Where will these dogs come from if people don't train them to hunt? A man was running a pack of hounds in a western state when the dogs followed the quarry into a federal preserve where hunting lions was forbidden. Of course, the dogs didn't know they had crossed a line. As they were baying at the base of a large tree where the lion was cornered, a ranger shot two of the dogs and left a third dying in agony as the owner arrived. The courts found the ranger guilty of breaking the law since the dogs were not at fault, but such cases do not always turn out this way.

Dogs are the most precious gift God has given man. They are faithful companions who will give up their lives to protect the master and his family. They comfort man in times of trial and work for him in many ways.

Yet the sins of the few are passed on to the many by too many unknowledgeable people who rush to judgment at the slightest whim. It behooves animal lovers to be responsible and not give the anti-animal groups cause to pursue more laws and line their pockets with contributions. But genuine animal lovers need to understand and help each other because the dark side is organized and all too willing to act without conscience. Dogs have been holding up their end of the bargain for more than 10 thousand years; we humans have to hold up our end or we will lose our faithful companions.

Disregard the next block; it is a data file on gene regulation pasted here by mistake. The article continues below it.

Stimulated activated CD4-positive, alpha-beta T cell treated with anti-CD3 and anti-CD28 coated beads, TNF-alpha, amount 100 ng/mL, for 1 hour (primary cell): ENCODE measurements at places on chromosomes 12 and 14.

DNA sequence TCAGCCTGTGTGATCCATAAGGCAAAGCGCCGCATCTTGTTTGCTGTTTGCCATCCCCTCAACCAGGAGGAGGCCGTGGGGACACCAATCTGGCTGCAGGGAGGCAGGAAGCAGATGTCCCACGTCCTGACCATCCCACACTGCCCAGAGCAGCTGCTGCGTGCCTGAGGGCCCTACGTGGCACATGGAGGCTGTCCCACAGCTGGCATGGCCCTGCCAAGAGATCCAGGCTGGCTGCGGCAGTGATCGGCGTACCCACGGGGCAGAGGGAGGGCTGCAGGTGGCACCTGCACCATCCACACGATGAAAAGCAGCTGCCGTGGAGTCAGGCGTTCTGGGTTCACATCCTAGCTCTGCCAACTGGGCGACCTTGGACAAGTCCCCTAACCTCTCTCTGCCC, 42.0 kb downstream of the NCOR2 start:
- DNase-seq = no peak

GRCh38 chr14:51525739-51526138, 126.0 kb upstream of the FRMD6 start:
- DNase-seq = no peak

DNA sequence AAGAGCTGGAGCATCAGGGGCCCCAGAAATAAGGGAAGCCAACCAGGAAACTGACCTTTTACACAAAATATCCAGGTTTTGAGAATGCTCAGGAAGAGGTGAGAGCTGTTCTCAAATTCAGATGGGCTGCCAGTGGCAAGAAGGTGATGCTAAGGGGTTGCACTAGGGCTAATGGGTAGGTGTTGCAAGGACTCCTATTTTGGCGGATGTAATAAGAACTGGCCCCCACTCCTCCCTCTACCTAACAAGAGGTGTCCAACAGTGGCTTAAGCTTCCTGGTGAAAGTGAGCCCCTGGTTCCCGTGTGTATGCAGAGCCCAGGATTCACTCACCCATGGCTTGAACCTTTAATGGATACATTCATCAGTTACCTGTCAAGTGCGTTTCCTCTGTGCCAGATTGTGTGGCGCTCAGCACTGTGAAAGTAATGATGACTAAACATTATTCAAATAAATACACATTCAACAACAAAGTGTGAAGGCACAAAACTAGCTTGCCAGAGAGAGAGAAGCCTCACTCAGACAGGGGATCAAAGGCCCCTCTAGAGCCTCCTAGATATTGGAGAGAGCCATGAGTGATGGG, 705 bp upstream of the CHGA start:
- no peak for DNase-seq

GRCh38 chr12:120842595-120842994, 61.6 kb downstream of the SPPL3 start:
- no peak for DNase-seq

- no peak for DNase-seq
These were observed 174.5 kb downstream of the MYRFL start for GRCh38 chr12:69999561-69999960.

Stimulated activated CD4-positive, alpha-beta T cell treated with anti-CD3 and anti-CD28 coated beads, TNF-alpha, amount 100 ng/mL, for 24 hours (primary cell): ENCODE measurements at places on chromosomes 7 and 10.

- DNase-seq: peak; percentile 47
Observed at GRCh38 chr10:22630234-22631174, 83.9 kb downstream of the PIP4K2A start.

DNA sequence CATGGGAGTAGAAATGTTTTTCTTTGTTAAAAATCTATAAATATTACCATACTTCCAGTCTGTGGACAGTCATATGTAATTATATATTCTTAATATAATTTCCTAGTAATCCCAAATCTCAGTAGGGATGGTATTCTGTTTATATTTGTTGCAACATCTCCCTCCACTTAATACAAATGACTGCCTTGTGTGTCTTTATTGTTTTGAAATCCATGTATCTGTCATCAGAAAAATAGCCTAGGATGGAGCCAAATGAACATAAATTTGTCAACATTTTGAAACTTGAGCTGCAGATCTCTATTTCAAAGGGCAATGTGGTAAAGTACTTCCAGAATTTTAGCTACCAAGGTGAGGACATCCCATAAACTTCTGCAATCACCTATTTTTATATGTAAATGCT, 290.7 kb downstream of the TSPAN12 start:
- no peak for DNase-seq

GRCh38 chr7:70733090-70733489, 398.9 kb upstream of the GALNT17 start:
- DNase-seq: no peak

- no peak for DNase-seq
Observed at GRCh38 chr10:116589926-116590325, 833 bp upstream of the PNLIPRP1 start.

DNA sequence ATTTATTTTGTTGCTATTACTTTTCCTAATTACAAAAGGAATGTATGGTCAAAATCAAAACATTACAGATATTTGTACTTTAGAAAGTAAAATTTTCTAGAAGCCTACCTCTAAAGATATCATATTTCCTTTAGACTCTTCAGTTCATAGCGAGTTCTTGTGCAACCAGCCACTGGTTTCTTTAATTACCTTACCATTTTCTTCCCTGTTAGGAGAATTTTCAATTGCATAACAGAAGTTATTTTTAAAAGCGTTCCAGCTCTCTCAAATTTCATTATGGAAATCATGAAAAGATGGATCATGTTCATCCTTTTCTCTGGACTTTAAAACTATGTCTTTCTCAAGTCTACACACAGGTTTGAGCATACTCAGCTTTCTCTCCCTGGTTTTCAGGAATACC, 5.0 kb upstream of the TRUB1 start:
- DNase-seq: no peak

Every breed of dog was developed for a purpose. Many of them continue to perform these functions - herding, pointing, retrieving, pulling, guarding, and guiding in actual working conditions. Organizations have created competitions and exercises to enable dogs to continue performing when they do not have actual working jobs. But not the least of their jobs is companionship, just loving someone, keeping him from feeling lonely, helping him feel good.